Another of our members took time out of her busy schedule to speak to me last week. Mary Sleigh is a well known textile artist, tutor and author and in our series of interviews I wanted to take the chance to find out what Mary is working on for DIS/rupt, the group’s forthcoming exhibition opening in Stroud in May 2017. My first question was to ask Mary which of the aspects of the DIS/rupt brief had appealed to her.
Mary, can you tell us a little about your area of interest for DIS/rupt please?
Ecology and the environment; the story of the peat cutting in Ireland where it started as a domestic activity for the home. Over the years, it developed into an industrial process leaving scars in the landscape and using up resources created over thousands of years.
Can you tell us something about the piece you are working on for DIS/rupt?
I am working on two pieces that are inspired by the black bogs and deep trenches created by peat cutting over the centuries. Despite the changes made by human intervention nature takes over eventually and we tend to look upon it and enjoy it as it is. I try to record my responses to places that I know, have walked and discovered by following a path, discovering unexpected things and been surprised by what I stumble upon. Peat Lands is the next in my current series of Cloth Stories, as J K Rowling says: ‘There’s always room for a story that can transport people to another place.’
Peat Lands revisited is a response to the repetitive mechanical process of peat cutting for commercial use.
What are the materials and processes that you are working with?
I refer to drawings, notes and photographs to give me a palette of colours, textures and marks. I dye fabrics, cotton, silk and linen, sometimes with natural or Procion dyes, then put together combinations that reflect my ideas. Hand stitching comes next, which adds details and is important in construction. I love the process of gradual change in the making and words are often an important component.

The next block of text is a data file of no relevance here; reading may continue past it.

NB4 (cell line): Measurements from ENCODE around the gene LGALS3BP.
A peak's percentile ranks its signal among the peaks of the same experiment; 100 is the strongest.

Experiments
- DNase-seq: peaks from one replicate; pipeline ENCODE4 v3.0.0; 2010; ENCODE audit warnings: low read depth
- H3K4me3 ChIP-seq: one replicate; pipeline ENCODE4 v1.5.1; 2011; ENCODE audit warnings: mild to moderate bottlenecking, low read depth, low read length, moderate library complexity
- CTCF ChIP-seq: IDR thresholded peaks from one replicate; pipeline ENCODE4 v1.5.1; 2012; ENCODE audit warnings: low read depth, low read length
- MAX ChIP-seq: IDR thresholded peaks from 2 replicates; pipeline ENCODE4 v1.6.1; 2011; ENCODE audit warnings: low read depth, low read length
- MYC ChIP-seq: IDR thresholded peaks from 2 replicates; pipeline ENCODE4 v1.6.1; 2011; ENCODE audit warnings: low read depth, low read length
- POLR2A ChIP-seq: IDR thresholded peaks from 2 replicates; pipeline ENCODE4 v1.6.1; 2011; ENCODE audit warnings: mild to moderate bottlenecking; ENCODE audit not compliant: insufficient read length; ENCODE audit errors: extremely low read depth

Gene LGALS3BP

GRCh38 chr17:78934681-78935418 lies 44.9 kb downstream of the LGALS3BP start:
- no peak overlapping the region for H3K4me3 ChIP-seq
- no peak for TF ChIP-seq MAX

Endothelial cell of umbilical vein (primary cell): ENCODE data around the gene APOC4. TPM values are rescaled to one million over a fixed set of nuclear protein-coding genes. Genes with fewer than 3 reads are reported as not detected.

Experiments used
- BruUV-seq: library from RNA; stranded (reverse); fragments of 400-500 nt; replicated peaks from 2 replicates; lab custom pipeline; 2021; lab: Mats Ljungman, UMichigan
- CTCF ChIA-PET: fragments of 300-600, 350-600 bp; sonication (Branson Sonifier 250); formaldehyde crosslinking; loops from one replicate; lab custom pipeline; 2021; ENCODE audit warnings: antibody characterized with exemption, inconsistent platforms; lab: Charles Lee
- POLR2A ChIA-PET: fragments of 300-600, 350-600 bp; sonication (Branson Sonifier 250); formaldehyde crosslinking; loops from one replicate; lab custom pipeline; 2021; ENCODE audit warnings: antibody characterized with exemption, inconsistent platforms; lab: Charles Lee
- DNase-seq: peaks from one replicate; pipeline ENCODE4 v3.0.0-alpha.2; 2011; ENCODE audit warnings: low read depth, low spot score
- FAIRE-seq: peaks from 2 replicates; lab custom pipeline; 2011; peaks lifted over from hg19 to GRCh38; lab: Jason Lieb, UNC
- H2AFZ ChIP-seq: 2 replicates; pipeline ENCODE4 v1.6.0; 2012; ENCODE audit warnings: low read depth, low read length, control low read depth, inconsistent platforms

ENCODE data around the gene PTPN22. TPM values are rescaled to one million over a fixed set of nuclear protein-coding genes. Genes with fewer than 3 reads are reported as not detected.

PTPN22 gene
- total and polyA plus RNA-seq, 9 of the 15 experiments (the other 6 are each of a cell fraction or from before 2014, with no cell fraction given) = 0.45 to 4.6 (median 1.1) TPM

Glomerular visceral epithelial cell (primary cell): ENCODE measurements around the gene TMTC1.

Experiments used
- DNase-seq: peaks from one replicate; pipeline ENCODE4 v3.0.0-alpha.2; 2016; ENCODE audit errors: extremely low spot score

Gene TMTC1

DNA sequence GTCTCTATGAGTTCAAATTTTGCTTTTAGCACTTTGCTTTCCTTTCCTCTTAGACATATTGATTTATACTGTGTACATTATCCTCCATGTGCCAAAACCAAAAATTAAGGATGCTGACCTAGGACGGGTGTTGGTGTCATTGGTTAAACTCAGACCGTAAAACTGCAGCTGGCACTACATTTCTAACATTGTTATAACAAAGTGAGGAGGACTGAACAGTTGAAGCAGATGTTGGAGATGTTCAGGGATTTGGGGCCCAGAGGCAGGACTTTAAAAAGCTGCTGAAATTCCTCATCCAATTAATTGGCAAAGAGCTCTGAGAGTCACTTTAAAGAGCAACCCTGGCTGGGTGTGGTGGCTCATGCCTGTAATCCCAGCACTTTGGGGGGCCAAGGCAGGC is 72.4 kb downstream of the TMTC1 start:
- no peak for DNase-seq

Are you able to give us an idea of the scale of your piece?
I have made two pieces; one is more intimate, a book construction when opened is just over 1 metre long and 10cm wide. The second is a 2metre length of digitally printed silk crepe de Chine.
Is the finished piece to be free standing or wall mounted?
Both are wall hung, the book fully open and the silk hanging from a rod.
What message do you hope the viewers of your work will take away from the exhibition?
There is a story in everything and there are few places accessible to us that are truly wild and untouched. Despite catastrophic events or intervention by man they still have a beauty of their own as nature takes over. It’s in the making of something that we really get to know it and as I have discovered when dipping my toe into the digital world with the printed silk ‘craft helps to make technology human’.
Mary, these pieces look very interesting, thank you very much for allowing me to glimpse what you have been working on. I look forward to seeing the finished work in the exhibition.
More information about DIS/rupt can be found here TSG and all information and booking details about the programme of workshops which tie into the exhibition and lead by several TSG members can be found on the SIT select website at this link. SIT select 2017